Best Rain Poncho

A rain poncho was once just a way to stay dry out in the cold.  Today the poncho has evolved very little in style, however, the quality of the product and its many uses have multiplied exponentially.  A poncho is basically a large sheet of fabric with a hole cut out in its center for the head.  They were originally crafted out of the prevalent fabrics of the people and society and evolved with technology and crafty human thinking.

Today, ponchos are issued to military forces all over the world and used by nearly everyone who dares to survive in the wild for sport or recreation.  They are used to keep the body warm or erect a shelter.  In desert environments, survival experts can even use them to gather morning dew and drain it to a canteen waiting in the center opening.  This can only be accomplished with a water resistance version, which is the most common among western countries.

Like many of the household items, we enjoy and may take for granted today, the ponchos greatest advancements were realized on the field of battle.  Ponchos were originally made of fabrics that, like any similar material, would soak up a great deal of water during a rain.  This would add unnecessary weight to the wearer, and make him/her cold.  People generally lose body heat 24 times faster when wet.  So naturally, the military having a general belief that their fighting men need to be both warm and dry, quickly adapted the materials to better suit their function.  The U.S. military now issues a water resistant poncho to ever man or woman that joins.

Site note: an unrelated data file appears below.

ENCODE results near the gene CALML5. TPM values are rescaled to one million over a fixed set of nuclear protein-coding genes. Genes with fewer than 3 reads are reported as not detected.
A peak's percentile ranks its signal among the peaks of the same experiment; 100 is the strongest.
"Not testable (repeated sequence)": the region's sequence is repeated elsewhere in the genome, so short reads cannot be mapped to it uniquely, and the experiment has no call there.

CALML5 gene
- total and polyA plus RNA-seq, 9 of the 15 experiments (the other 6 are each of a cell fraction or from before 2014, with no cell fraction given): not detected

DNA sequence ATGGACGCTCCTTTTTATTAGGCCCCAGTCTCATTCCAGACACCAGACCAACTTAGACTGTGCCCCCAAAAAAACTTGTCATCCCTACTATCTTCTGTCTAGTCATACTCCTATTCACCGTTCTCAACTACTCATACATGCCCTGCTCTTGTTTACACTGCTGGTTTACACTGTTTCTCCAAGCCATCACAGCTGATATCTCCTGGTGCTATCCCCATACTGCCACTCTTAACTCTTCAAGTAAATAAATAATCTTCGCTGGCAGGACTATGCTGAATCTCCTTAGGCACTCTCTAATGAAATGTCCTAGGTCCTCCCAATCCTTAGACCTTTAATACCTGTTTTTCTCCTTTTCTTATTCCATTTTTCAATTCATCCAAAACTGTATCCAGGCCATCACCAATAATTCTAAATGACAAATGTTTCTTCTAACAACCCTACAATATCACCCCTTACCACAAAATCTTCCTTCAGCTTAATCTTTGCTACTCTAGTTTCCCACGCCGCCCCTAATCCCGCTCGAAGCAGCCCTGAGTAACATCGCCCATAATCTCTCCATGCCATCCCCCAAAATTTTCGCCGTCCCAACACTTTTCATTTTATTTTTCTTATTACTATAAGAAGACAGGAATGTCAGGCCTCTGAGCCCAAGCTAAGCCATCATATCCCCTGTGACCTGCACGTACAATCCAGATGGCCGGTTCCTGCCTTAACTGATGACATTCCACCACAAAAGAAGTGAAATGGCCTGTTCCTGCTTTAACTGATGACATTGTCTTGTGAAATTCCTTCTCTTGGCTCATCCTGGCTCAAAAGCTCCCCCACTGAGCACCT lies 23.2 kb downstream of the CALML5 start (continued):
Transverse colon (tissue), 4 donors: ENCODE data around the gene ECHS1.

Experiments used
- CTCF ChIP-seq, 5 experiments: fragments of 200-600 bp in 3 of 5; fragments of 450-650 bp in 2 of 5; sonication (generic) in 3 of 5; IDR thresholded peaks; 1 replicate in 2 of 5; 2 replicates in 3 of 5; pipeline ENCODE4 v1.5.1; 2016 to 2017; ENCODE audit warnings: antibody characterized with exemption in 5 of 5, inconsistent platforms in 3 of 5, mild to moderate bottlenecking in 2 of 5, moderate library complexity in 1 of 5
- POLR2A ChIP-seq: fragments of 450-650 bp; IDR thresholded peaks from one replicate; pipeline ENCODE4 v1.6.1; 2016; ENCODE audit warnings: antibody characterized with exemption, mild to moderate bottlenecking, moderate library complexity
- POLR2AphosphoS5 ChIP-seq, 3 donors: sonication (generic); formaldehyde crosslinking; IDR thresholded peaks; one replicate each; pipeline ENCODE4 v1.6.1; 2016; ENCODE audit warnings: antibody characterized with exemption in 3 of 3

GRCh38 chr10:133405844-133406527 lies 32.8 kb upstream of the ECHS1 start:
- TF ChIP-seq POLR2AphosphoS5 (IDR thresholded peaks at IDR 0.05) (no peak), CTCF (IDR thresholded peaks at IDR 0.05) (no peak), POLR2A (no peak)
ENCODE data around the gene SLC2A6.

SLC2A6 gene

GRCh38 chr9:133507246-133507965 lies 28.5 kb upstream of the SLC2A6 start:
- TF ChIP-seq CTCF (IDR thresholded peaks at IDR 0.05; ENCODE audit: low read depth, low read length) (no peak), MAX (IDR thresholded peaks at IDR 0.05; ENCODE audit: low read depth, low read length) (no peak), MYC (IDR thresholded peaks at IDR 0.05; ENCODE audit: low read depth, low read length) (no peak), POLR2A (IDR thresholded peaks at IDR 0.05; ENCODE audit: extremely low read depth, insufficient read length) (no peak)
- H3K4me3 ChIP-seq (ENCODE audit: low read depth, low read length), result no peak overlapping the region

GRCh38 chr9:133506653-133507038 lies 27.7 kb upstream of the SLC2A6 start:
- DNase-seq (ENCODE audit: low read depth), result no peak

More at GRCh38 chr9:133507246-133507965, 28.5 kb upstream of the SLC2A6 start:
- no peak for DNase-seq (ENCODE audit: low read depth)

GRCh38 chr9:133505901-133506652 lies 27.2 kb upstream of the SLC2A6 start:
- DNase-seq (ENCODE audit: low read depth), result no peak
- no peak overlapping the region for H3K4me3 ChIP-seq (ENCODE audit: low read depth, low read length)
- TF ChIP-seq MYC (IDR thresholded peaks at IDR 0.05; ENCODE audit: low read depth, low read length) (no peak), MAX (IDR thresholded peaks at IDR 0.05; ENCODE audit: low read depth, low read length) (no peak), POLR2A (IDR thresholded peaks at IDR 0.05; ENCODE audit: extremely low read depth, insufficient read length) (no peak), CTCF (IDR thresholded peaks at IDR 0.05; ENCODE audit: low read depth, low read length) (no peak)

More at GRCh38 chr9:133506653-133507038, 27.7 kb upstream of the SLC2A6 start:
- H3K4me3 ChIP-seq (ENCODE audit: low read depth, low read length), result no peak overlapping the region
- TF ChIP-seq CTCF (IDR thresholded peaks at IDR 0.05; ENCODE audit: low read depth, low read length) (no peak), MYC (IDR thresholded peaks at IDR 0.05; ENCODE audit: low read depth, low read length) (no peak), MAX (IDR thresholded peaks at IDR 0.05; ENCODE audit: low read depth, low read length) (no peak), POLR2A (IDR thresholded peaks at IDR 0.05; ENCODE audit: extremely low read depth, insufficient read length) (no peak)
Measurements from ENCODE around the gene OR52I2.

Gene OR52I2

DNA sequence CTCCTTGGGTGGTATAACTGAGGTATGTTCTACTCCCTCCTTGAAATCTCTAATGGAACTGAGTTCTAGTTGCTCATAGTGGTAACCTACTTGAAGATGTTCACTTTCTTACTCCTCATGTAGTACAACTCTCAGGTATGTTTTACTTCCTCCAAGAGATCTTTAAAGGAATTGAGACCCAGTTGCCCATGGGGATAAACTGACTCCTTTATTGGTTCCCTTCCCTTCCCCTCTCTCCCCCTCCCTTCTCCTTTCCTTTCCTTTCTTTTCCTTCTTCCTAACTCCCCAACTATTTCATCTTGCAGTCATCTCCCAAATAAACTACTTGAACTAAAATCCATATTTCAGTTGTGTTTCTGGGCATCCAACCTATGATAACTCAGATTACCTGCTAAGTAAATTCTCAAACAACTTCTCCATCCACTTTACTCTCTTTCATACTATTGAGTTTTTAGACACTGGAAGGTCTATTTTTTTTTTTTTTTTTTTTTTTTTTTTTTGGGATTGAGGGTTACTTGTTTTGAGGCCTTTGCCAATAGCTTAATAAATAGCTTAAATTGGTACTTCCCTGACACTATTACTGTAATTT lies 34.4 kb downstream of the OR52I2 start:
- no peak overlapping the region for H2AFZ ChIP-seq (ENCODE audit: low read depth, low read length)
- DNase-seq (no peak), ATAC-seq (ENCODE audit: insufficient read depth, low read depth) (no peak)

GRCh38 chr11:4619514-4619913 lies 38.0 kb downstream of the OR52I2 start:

Today's ponchos are light weight, durable, functionally sound and best of all: inexpensive.  That final factor is obviously a key goal for military forces as well.  Because they are cheap, soldiers and Marines sometime make a habit of cutting up ponchos and gluing them to other items of their gear load, like the lining of their backpack to make it more waterproof.  Most ponchos today have metal or hard plastic eyelets around the edges so they may be staked to the ground or hung in trees to make a limitless number of shelter styles.

Having served many countries, fighting men and the general population, rain ponchos are also a simple staple of some peoples' wardrobes.  However, used for function or fashion, the poncho is here to stay and will continue to adapt to the surrounding environment.

Comments 1 comment

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